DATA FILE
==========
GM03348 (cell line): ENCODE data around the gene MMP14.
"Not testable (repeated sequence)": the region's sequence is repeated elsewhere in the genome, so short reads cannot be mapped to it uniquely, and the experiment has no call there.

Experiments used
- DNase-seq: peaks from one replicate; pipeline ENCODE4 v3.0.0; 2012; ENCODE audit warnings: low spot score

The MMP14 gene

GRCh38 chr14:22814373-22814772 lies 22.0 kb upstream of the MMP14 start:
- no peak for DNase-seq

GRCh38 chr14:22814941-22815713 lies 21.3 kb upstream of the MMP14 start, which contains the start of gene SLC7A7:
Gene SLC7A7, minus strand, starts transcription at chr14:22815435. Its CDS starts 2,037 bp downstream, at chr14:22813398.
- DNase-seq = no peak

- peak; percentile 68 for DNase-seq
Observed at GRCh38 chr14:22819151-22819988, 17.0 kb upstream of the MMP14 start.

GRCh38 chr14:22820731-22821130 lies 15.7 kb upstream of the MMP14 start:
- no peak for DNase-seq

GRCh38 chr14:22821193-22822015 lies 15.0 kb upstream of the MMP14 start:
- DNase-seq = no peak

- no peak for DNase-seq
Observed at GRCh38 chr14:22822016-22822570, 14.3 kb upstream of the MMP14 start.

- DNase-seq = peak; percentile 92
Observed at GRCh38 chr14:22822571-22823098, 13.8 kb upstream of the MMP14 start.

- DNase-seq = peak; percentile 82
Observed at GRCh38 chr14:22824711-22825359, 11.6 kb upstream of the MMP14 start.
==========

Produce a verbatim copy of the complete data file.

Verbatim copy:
GM03348 (cell line): ENCODE data around the gene MMP14.
"Not testable (repeated sequence)": the region's sequence is repeated elsewhere in the genome, so short reads cannot be mapped to it uniquely, and the experiment has no call there.

Experiments used
- DNase-seq: peaks from one replicate; pipeline ENCODE4 v3.0.0; 2012; ENCODE audit warnings: low spot score

The MMP14 gene

GRCh38 chr14:22814373-22814772 lies 22.0 kb upstream of the MMP14 start:
- no peak for DNase-seq

GRCh38 chr14:22814941-22815713 lies 21.3 kb upstream of the MMP14 start, which contains the start of gene SLC7A7:
Gene SLC7A7, minus strand, starts transcription at chr14:22815435. Its CDS starts 2,037 bp downstream, at chr14:22813398.
- DNase-seq = no peak

- peak; percentile 68 for DNase-seq
Observed at GRCh38 chr14:22819151-22819988, 17.0 kb upstream of the MMP14 start.

GRCh38 chr14:22820731-22821130 lies 15.7 kb upstream of the MMP14 start:
- no peak for DNase-seq

GRCh38 chr14:22821193-22822015 lies 15.0 kb upstream of the MMP14 start:
- DNase-seq = no peak

- no peak for DNase-seq
Observed at GRCh38 chr14:22822016-22822570, 14.3 kb upstream of the MMP14 start.

- DNase-seq = peak; percentile 92
Observed at GRCh38 chr14:22822571-22823098, 13.8 kb upstream of the MMP14 start.

- DNase-seq = peak; percentile 82
Observed at GRCh38 chr14:22824711-22825359, 11.6 kb upstream of the MMP14 start.